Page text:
Is swine dysentery creeping back?

David Burch Pig health
Is swine dysentery creeping back?

Is swine dysentery creeping back as a problem? In the UK we had one major outbreak in the east of England involving 29 cases, which was rapidly contained and resolved. In the North of England again a new outbreak has been grumbling on for a number of years now and in the South there has been an outbreak of low pathogenic swine dysentery. In the US and Canada, where it had all but disappeared, there seems to be an epidemic going on also involving new strains. What is going on?

Swine dysentery, caused by Brachyspira hyodysenteriae, seemed to have gone through a relatively quiet patch and had almost disappeared in the US. Since the ban on growth promoters in the EU, which possibly had an inhibitory effect on some isolates, it appears to have increased, certainly in the UK.

The Eastern outbreak was rapidly controlled, as it involved mainly corporate farms and there was a good cooperation and improvement in biosecurity and transport cleaning, which got it under control. In Yorkshire it has affected mainly individual farms, and the control is difficult to coordinate, although several farmers are depopulating or doing partial depopulation and medication. Interestingly, using a new diagnostic technique, multi-locus sequence typing (MLST), they have shown that the outbreak was associated with two different strains, so the sources or reservoirs of infection were different, which is important when trying to control it on a regional basis.

In the South of England it seemed to be associated with a low pathogenic strain, with minimal clinical signs but positive pathological lesions in the colon (large intestine) identified at the slaughter house and the organism was subsequently cultured. Shared transport was thought to play a major role in its transmission. Even Scotland has put out a recent warning that they have had fresh outbreaks.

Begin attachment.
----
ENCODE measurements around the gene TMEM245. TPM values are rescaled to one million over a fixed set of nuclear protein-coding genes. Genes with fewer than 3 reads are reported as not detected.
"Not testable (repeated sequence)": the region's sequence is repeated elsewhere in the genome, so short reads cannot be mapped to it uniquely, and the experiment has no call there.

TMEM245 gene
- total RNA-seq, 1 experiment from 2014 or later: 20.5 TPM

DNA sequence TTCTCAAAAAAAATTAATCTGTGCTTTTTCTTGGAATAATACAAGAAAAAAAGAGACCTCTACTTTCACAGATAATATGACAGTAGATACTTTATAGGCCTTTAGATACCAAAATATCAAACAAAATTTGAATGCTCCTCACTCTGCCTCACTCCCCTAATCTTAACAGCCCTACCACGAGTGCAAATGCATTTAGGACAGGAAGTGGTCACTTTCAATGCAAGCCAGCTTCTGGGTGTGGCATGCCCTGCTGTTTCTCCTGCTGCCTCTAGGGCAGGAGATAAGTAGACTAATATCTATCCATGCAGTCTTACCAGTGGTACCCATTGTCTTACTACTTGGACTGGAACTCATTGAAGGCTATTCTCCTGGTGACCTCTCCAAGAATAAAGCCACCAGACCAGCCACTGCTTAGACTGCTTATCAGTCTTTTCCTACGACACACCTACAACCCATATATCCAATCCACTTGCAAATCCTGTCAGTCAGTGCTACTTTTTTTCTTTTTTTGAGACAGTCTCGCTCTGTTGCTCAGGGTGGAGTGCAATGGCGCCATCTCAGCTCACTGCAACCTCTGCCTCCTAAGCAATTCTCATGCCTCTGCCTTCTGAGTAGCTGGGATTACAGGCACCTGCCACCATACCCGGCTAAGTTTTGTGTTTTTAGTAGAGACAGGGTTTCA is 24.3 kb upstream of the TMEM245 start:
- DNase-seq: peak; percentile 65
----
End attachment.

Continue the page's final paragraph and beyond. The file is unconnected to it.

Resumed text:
North America
In North America it was reported that there was an outbreak in N. Carolina and as the pigs were sent out of the state to finish, in places like Iowa, there have been major outbreaks of disease there. In Canada, Harding and others (2011) have reported on outbreaks of clinical disease in finishing sheds with B. hyodysenteriae but also with a potential new strain of Brachyspira sp. Sask30446. Looking at it phylogenetically using the nox1 gene it is more similar to the non-pathogenic strains, B. innocens and B. murdochii. It may well prove to be a new strain. There is a lot on new interest in Brachyspira spp, which has almost been left behind microbiologically but its whole genome has now been sequenced and further advances will be made both on its pathogenicity and hopefully diagnosis.

At the American Association of Swine Practitioners meeting in March there were two very interesting papers. One of the problems when dysentery occurs in split site systems is where did it come in. Is it just in the finishers or has it come up from the sow herd? For control/ eradication it is critical to know this. Duff and others (2012) surveyed sows and piglets and only found positives in 1.67% of samples in a chronically infected herd. In a separate study Schwartz and others (2012) looked at the survival of B. hyodysenteriae in lagoon water/slurry, which they use to gutter flush out the slurry pits in houses between batches. They found B. hyodysenteriae could survive for 14-21 days depending on pH and temperature in the lagoon water and sludge. Potentially this was an ideal method to recontaminate buildings and possibly infect new batches of pigs coming in.

Are you seeing more cases of swine dysentery in your country and what is your preferred method of control?